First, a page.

Democrats are pinning their hopes on making a comeback after their disastrous 2010 election results, and they have selected 60 Republican-held “battleground” districts to try to make that change. Well, they can HOPE for CHANGE in the results all they want. According to a Democrat pollster, things look even worse now than they did in 2010. From National Journal comes the news.
One of the Democratic party’s leading pollsters released a survey of 60 Republican-held battleground districts today painting an ominous picture for Congressional Democrats in 2012. The poll shows Democratic House candidates faring worse than they did in the 2010 midterms, being dragged down by an unpopular president who would lose to both Texas Gov. Rick Perry and Mitt Romney.
Pollster Stan Greenberg released the poll with some sugary spin for Democrats, downplaying the results by arguing that the president’s jobs plan will improve the party’s fortunes.
How’s that working out for you? Yeah, that “jobs” plan is going over like a lead balloon as Senate Democrats are loudly declaring “No, you don’t”. And those lead balloons tend not to bounce all that well.
But the numbers – at least right now — are troubling for Democrats, and echoed some of the takeaways from the GOP special election upset in New York City last week. Instead of an overall anti-incumbent sentiment impacting members of both parties, voters are taking more of their anger out on Democrats. When voters were asked whether they’re supporting the Republican incumbent or a Democratic candidate, 50 percent preferred the Republican and just 41 percent backed the Democrat.
Voters in these districts said they were more supportive of Republicans than they were during the 2010 midterms, when 48 percent said they backed the Republican candidate and 42 percent said they backed the Democrat. (Republicans won 55 percent of the overall vote in these 60 battleground districts, while Democrats took 43 percent.) In 2010, Republicans netted 63 House seats – their best showing since 1948.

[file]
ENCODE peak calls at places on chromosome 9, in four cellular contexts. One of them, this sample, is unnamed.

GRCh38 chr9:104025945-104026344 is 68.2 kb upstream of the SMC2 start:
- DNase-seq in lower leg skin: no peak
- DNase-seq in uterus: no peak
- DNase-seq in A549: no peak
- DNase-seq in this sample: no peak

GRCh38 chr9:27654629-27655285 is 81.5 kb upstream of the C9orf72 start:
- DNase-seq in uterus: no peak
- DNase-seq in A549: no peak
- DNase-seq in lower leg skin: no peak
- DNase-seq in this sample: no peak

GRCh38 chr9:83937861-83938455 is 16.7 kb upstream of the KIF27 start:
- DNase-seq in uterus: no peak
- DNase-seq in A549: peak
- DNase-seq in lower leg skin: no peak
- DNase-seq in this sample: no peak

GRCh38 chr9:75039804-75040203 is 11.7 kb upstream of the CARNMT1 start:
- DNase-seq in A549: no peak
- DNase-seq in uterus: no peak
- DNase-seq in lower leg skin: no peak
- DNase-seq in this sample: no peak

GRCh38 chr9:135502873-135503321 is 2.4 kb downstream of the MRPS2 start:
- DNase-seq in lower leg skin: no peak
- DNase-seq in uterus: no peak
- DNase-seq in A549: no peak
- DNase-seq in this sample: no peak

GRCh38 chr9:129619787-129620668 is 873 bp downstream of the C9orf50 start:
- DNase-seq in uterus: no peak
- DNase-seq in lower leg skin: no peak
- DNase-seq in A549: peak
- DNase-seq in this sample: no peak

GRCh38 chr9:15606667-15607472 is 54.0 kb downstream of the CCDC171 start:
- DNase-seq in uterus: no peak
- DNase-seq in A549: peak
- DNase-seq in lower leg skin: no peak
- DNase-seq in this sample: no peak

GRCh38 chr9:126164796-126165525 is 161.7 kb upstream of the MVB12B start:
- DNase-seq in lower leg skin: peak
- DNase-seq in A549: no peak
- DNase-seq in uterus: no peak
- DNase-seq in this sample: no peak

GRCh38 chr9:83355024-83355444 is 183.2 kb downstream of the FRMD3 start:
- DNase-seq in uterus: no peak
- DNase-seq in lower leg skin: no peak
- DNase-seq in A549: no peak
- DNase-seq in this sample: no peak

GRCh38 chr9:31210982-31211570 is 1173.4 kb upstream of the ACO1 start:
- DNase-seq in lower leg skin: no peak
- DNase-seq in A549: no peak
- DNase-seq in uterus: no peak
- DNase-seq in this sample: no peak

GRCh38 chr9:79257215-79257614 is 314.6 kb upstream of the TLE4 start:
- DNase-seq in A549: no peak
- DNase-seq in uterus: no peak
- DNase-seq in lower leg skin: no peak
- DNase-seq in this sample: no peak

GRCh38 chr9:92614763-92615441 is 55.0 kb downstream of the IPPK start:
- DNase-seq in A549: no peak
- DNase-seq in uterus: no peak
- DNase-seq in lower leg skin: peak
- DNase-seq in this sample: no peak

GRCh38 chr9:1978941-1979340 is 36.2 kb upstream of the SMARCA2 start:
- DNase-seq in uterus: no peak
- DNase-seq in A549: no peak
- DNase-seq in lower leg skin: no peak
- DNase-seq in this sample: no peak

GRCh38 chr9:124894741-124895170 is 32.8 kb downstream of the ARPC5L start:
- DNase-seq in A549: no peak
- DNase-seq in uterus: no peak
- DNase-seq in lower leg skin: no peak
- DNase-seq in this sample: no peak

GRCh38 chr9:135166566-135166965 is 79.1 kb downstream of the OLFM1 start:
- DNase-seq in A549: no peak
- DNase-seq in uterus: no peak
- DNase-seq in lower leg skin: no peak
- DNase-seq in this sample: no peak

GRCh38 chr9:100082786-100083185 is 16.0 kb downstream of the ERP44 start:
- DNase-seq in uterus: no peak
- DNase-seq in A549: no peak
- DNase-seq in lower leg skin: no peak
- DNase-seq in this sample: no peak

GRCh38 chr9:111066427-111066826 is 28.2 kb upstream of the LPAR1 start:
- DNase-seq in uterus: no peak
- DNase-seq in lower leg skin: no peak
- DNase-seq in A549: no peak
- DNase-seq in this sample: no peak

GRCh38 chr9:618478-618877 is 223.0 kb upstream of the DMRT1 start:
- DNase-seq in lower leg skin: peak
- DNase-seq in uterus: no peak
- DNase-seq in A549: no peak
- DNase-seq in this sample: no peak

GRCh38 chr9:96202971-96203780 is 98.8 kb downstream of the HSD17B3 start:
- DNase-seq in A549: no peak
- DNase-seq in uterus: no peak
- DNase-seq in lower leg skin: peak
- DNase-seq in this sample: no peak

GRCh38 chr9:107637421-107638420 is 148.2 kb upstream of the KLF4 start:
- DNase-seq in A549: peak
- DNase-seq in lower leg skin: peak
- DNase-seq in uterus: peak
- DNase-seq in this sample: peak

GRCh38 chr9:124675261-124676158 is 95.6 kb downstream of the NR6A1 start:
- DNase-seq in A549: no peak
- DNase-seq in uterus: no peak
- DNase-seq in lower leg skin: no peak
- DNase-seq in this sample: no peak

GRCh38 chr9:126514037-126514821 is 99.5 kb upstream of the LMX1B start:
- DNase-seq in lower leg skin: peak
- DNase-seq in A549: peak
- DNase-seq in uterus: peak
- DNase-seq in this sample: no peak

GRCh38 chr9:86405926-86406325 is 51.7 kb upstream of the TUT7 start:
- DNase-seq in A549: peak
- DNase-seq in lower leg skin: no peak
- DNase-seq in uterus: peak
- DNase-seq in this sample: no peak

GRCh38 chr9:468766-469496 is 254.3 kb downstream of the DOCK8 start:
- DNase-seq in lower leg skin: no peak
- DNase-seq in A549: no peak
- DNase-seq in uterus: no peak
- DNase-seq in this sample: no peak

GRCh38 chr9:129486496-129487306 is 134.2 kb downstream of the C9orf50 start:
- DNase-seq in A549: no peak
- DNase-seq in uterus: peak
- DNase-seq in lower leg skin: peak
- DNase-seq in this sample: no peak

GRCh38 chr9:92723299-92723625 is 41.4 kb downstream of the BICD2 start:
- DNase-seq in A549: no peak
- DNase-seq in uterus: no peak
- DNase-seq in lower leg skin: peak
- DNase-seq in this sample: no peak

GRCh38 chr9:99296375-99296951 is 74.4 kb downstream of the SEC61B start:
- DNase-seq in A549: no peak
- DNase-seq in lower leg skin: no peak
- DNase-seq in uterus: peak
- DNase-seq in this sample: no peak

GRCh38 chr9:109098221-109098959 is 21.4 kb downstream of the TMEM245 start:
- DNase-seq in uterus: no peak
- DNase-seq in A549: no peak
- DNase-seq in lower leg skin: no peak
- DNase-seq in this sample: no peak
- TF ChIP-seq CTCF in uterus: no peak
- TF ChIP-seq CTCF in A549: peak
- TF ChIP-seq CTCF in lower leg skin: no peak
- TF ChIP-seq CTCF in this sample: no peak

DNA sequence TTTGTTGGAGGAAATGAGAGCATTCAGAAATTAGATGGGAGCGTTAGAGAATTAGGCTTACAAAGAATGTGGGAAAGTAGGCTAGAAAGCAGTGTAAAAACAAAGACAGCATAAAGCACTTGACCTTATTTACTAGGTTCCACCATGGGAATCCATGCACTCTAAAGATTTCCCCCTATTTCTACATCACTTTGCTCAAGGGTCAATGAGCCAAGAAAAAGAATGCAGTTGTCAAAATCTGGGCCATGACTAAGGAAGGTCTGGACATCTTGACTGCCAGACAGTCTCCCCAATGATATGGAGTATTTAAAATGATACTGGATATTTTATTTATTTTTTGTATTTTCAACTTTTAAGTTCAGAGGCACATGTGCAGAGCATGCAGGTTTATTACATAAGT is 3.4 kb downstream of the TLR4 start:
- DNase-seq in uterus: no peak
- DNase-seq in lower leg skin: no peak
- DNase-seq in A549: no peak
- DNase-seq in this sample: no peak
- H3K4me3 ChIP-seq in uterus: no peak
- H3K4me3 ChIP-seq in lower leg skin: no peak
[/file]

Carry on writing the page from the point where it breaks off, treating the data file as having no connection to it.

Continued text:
So, according to a Democrat pollster, the voters are two percent more likely to vote for a Republican and one percent less likely to vote for a Democrat now than in 2010, the year of the TEA Party-lead Republican tsunami. No, the Democrats will have to forget about trying to win back seats and start to figure out how to save what Democrat seats they have, because 2012 is lining up to be another year of across-the-board Republican gains, led by the TEA Party/Conservative grass-roots wave.
Here’s a blast from the past. January 25, 2010, ABC News.
Rep. Marion Berry, D-Ark., fears that these midterm elections are going to go the way of the 1994 midterms, when Democrats lost control of the House after a failed health care reform effort.
But, Berry told the Arkansas Democrat Gazette, the White House does not share his concerns.
“They just don’t seem to give it any credibility at all,” Berry said. “They just kept telling us how good it was going to be. The president himself, when that was brought up in one group, said, ‘Well, the big difference here and in ’94 was you’ve got me.’ We’re going to see how much difference that makes now.”